“I think the reason why at certain times in my university life, I didn’t belong, was just predominantly, like, what a lot of people have already said, it’s like this…I’m going to broadly categorize it as the ‘Western culture’ that predominantly is what makes the current move, if that makes sense, and, if you oppose the current it’s very hard to fit in”
When discussing the ways in which the Asian students we spoke to felt different to the rest of the student body, the most common response was alcohol. Some participants partook, but those who didn’t found that this ruled out a lot of university social activities for them.
[In relation to her sports society] “It’s a taboo topic, to talk about not drinking”
The perceptions of whether non-drinkers would be included or even welcomed led to some avoiding social occasions. For example, one Asian student described not joining Netball club due to their perception that they wouldn’t be welcome for not drinking. However, in another discussion a non-drinking student who was on the Netball team said it wasn’t a problem. This demonstrates how perceptions of barriers compound with actual barriers to make university a potentially very isolating place.
There is a rich tapestry of culture to be celebrated at King’s
When asked why they liked King’s, many students mentioned its diversity. Several groups suggested that King’s should conduct events that celebrate more festivals and holidays from different cultures and religions (e.g. Diwali) as a means for everyone to take part, share their own background and experience cultures different from their own.
When asked what changes they would like to see to increase belonging, students suggested that more culturally accessible events, such as cooking classes and movie clubs, should be available. They also asked for more events during the day, both because drinking is less frequent, and more could come.
We need to open discussions to break down unhelpful labels and perceptions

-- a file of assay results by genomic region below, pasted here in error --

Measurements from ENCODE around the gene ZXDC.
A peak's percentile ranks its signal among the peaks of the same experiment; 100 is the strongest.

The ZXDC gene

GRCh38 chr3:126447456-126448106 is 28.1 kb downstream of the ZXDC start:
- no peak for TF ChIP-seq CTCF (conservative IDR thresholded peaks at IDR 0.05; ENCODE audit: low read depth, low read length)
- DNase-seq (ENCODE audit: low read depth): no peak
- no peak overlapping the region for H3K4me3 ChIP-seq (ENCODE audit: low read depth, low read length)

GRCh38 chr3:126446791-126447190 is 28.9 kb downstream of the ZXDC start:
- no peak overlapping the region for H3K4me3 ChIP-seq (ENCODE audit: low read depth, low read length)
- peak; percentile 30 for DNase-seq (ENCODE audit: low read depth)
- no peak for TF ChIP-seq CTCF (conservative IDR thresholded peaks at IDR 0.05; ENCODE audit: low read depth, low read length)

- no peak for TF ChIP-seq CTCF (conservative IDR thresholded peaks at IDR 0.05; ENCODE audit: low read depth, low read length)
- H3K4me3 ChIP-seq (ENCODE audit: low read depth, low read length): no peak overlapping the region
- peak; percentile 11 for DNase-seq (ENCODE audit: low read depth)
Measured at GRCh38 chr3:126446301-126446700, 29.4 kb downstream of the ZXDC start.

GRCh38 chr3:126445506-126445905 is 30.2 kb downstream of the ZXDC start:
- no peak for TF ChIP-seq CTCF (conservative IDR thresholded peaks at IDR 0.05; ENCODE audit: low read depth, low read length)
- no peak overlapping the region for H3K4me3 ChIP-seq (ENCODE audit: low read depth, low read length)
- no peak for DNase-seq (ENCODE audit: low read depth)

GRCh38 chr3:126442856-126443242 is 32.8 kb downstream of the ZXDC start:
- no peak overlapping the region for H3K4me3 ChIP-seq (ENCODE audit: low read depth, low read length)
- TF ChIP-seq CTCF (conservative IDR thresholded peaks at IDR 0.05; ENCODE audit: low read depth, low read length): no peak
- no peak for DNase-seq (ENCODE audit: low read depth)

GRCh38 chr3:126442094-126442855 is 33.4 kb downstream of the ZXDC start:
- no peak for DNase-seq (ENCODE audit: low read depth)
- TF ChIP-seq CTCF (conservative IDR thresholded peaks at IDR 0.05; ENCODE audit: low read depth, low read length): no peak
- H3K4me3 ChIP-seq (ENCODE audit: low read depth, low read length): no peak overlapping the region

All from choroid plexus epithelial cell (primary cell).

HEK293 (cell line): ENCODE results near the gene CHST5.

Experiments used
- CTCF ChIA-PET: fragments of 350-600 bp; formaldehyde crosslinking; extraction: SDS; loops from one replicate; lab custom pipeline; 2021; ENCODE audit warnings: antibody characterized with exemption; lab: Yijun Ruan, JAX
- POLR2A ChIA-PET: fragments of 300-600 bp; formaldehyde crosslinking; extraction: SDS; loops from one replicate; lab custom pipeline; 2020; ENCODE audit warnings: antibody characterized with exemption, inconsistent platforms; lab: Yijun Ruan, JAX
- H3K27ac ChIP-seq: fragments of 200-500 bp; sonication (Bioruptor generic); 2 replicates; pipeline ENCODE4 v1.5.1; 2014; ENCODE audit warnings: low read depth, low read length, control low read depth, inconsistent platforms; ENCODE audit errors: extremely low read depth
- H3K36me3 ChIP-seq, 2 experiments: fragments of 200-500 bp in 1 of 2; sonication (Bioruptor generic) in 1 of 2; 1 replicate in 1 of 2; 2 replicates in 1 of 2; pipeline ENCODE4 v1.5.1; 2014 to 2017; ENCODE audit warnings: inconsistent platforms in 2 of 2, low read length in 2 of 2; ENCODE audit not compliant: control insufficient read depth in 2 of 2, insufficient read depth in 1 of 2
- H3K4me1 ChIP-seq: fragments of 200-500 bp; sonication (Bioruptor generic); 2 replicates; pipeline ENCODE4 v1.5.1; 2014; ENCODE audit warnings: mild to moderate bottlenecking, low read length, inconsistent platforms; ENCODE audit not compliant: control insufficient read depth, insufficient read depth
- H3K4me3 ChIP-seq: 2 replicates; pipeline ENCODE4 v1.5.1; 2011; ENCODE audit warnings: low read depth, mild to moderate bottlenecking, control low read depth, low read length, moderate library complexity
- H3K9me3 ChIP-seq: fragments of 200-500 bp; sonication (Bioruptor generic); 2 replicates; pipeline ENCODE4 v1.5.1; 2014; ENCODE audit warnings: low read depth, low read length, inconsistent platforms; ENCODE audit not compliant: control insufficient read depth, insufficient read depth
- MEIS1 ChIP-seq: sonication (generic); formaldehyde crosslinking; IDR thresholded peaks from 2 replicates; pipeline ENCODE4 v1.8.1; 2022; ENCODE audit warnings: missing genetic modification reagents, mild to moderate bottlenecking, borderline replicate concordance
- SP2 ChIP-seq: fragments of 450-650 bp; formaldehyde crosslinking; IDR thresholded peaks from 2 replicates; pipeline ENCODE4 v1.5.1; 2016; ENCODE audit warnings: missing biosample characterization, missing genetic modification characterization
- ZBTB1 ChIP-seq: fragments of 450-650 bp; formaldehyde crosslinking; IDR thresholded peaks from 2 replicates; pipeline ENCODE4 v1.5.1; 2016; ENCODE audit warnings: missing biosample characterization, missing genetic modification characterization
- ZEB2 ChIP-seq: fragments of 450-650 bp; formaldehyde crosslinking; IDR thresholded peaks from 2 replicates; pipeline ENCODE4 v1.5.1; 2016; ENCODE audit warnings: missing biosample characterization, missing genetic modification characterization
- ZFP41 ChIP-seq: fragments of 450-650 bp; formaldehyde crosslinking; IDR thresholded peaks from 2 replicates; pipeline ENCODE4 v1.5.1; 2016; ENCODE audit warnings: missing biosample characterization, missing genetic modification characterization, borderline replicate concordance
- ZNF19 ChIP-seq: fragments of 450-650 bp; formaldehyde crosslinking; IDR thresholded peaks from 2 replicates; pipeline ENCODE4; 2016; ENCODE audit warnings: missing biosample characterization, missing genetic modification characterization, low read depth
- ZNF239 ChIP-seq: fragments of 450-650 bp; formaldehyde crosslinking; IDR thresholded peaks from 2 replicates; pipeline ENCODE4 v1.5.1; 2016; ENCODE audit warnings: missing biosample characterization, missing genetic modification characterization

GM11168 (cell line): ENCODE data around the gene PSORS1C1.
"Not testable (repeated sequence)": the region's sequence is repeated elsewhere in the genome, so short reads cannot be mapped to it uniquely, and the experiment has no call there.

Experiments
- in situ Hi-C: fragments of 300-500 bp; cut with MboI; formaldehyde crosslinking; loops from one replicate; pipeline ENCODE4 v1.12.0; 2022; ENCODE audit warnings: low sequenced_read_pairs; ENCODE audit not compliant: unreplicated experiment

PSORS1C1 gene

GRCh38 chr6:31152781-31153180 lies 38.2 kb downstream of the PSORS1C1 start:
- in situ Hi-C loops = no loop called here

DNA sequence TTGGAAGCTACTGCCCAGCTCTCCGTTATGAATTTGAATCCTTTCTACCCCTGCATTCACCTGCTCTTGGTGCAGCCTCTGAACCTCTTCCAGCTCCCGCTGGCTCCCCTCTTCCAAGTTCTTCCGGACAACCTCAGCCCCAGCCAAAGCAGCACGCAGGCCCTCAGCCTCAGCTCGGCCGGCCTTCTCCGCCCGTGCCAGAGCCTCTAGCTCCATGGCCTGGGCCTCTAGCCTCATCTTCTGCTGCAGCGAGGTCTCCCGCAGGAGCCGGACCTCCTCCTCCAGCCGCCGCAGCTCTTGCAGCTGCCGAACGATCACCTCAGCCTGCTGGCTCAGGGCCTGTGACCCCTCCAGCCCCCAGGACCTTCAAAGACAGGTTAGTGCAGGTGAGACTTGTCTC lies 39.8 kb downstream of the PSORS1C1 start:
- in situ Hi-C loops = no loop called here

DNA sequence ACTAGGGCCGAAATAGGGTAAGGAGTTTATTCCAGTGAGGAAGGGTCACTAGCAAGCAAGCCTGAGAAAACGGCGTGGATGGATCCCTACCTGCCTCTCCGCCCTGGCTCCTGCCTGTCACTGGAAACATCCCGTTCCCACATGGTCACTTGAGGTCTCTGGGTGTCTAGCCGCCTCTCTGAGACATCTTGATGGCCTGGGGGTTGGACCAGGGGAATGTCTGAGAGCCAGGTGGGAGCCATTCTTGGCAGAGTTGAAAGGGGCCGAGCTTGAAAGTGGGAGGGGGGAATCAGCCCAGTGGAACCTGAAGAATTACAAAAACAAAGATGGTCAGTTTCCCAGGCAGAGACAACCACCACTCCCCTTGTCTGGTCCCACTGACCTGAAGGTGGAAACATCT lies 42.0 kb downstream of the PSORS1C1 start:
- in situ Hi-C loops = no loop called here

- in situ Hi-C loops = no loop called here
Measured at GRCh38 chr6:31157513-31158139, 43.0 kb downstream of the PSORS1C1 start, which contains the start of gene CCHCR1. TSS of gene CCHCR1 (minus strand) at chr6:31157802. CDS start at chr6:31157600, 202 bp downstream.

In setting up these focus groups, as the data we based our findings on was based on students ‘identifying’ as Asian, this is who we invited, vowing not to turn anyone away. A few non-Asians did turn up to some discussions. It had an interesting effect on the conversation, on the one hand it felt to me like it limited the discussion, with Asian students seeming more prepared to express themselves in the all Asian groups, but it did offer a counterfactual, especially from one White student who had very good social capital, it was striking how different her experience was. We got useful insight from everyone who took part.
These focus groups demonstrate the importance of talking to students, and not just drawing conclusions from data. Although ‘Asian’ students as a group reported lower belonging, the distinction was quite arbitrary, we spoke to people from as far afield as Hong Kong, India and Malaysia, international students and home students, well off and not so well off. They had very different needs and experiences, and it’s impossible to represent even just the 24 we spoke to here.
The message from these focus groups is that when you want to influence the student experience, talk to the students. Something I’ve learnt from doing these focus groups has been the importance of talking to others. Whether that’s people inside or outside our usual social circles, whether it’s staff engaging with students more, or creating more opportunities for students of all backgrounds to come together; the effect it has on our assumptions, perceptions and overall wellbeing is remarkable.
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[i] Goodenow, C. (1993b). The psychological sense of school membership among adolescents: Scale development and educational correlates. Psychology in the Schools, 30, 70-90
[ii] Thomas, L. (2012) Building student engagement and belonging in Higher Education at a time of change: final report from the What Works? Student Retention & Success programme, Paul Hamlyn Foundation
[iii] Tinto, V. (1975). Dropout from higher education: A theoretical synthesis of recent research. Review of Educational Research, 45, 89–125.
[iv] Vallerand, R. J. (1997). Toward a hierarchical model of intrinsic and extrinsic motivation. In M. P. Zanna (Ed.), Advances in experimental social psychology (pp. 271-360). New York: Academic Press. Pg300
[v] Goodenow, C. (1993). Classroom belonging among early adolescent students: relationships to motivation and achievement. Journal of Early Adolescence, 13, 21-43.
[vi] Hurtado, S., & Carter, D. F. (1997). Effects of college transition and perceptions of the campus racial climate on latino college students’ sense of belonging. Sociology of Education, 70, 324-345.
[vii] Baumeister, R. F., & Leary, M. R. (1995). The need to belong: Desire for interpersonal attachments as a fundamental human motivation. Psychological Bulletin, 117, 497-529. Pg 497
[viii] Tinto, V. (1975). Dropout from higher education: A theoretical synthesis of recent research. Review of Educational Research, 45(1), 89-125.